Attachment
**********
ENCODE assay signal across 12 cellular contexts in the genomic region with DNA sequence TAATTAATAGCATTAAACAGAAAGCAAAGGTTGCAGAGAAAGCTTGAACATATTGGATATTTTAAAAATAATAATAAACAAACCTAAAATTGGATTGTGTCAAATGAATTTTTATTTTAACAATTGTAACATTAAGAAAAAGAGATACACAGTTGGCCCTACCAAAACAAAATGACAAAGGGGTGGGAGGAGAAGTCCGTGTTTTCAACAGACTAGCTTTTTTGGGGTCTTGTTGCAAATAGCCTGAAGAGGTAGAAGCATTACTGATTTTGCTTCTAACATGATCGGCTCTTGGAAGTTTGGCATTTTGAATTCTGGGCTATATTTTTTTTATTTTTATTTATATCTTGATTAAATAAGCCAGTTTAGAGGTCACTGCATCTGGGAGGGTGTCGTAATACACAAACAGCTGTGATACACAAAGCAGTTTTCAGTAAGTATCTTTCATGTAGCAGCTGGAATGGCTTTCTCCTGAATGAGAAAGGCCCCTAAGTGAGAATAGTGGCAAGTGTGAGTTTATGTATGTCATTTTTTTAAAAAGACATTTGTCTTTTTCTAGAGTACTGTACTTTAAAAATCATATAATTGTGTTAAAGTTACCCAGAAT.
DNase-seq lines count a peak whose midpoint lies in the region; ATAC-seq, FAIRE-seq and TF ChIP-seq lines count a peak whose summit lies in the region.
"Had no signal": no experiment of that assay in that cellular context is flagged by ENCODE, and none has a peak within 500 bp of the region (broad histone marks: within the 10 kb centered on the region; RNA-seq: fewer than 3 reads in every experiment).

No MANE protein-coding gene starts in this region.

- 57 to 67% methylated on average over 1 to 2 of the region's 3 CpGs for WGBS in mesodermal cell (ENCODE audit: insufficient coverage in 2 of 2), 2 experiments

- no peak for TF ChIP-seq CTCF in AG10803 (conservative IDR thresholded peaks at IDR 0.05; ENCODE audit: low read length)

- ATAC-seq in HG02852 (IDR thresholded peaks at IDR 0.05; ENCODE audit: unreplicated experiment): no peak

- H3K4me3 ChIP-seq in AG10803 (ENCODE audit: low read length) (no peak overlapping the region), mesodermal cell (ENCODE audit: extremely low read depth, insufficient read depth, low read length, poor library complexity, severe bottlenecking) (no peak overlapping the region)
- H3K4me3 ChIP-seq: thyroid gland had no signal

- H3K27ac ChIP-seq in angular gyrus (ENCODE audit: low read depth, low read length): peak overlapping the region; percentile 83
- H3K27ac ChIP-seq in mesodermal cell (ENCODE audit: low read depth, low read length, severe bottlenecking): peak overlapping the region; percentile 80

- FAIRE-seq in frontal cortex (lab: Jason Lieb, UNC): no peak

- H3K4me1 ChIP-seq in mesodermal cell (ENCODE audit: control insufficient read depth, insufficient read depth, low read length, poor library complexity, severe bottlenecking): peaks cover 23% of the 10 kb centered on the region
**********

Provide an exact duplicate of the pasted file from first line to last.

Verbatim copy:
ENCODE assay signal across 12 cellular contexts in the genomic region with DNA sequence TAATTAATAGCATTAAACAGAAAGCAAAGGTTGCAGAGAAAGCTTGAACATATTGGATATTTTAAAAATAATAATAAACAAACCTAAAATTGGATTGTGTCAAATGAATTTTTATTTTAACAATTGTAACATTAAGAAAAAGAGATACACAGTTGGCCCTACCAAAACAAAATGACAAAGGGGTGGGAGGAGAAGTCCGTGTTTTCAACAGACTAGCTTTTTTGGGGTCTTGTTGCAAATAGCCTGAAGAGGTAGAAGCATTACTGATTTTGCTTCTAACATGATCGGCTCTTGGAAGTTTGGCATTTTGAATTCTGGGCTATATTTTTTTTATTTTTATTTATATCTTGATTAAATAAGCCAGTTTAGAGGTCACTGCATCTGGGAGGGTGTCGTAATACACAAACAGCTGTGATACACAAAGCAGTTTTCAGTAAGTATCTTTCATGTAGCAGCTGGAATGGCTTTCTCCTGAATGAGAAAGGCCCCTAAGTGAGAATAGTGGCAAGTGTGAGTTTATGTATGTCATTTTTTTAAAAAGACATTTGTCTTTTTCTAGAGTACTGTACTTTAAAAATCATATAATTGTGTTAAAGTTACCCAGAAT.
DNase-seq lines count a peak whose midpoint lies in the region; ATAC-seq, FAIRE-seq and TF ChIP-seq lines count a peak whose summit lies in the region.
"Had no signal": no experiment of that assay in that cellular context is flagged by ENCODE, and none has a peak within 500 bp of the region (broad histone marks: within the 10 kb centered on the region; RNA-seq: fewer than 3 reads in every experiment).

No MANE protein-coding gene starts in this region.

- 57 to 67% methylated on average over 1 to 2 of the region's 3 CpGs for WGBS in mesodermal cell (ENCODE audit: insufficient coverage in 2 of 2), 2 experiments

- no peak for TF ChIP-seq CTCF in AG10803 (conservative IDR thresholded peaks at IDR 0.05; ENCODE audit: low read length)

- ATAC-seq in HG02852 (IDR thresholded peaks at IDR 0.05; ENCODE audit: unreplicated experiment): no peak

- H3K4me3 ChIP-seq in AG10803 (ENCODE audit: low read length) (no peak overlapping the region), mesodermal cell (ENCODE audit: extremely low read depth, insufficient read depth, low read length, poor library complexity, severe bottlenecking) (no peak overlapping the region)
- H3K4me3 ChIP-seq: thyroid gland had no signal

- H3K27ac ChIP-seq in angular gyrus (ENCODE audit: low read depth, low read length): peak overlapping the region; percentile 83
- H3K27ac ChIP-seq in mesodermal cell (ENCODE audit: low read depth, low read length, severe bottlenecking): peak overlapping the region; percentile 80

- FAIRE-seq in frontal cortex (lab: Jason Lieb, UNC): no peak

- H3K4me1 ChIP-seq in mesodermal cell (ENCODE audit: control insufficient read depth, insufficient read depth, low read length, poor library complexity, severe bottlenecking): peaks cover 23% of the 10 kb centered on the region